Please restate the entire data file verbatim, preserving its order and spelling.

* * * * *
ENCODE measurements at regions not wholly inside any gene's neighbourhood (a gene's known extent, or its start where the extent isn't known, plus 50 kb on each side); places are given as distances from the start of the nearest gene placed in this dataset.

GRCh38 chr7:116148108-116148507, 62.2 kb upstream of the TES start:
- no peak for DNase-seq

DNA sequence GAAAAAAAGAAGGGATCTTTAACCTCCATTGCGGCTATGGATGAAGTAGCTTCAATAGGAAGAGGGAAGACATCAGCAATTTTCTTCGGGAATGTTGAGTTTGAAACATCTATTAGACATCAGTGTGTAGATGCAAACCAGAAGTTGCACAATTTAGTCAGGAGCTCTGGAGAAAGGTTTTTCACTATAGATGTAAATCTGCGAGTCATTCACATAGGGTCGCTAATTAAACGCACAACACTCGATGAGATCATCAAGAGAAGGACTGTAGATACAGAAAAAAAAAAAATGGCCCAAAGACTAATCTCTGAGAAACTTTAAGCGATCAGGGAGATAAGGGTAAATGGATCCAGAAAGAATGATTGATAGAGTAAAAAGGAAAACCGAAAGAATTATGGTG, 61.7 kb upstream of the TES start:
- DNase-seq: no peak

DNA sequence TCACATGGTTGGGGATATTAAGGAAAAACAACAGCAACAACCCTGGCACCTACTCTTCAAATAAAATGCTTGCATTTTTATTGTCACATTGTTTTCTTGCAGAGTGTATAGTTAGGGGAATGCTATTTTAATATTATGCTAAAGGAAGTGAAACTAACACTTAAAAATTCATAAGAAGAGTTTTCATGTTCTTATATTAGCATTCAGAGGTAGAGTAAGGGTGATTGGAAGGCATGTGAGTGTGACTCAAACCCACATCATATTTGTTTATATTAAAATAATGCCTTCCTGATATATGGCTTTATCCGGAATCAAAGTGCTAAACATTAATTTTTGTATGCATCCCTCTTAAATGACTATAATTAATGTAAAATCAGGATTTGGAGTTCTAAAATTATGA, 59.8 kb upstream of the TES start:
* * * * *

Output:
ENCODE measurements at regions not wholly inside any gene's neighbourhood (a gene's known extent, or its start where the extent isn't known, plus 50 kb on each side); places are given as distances from the start of the nearest gene placed in this dataset.

GRCh38 chr7:116148108-116148507, 62.2 kb upstream of the TES start:
- no peak for DNase-seq

DNA sequence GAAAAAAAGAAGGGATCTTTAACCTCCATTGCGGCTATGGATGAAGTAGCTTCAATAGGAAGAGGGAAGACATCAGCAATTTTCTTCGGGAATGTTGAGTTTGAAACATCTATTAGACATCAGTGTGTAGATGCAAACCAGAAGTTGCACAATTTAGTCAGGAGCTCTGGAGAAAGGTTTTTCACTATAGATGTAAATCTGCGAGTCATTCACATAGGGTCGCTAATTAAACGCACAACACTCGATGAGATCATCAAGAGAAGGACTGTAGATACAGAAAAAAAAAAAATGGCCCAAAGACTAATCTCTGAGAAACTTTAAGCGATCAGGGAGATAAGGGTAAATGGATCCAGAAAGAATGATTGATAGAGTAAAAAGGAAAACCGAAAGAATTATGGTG, 61.7 kb upstream of the TES start:
- DNase-seq: no peak

DNA sequence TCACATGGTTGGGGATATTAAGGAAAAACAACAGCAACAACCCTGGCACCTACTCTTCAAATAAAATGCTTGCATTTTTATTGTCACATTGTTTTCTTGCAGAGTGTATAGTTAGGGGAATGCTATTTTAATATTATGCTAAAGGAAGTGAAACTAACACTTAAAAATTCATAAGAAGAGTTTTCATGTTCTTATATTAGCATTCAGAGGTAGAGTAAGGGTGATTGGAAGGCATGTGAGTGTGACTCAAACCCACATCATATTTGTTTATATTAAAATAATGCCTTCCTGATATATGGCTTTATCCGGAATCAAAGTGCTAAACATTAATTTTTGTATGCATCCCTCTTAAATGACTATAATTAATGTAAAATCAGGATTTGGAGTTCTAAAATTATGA, 59.8 kb upstream of the TES start: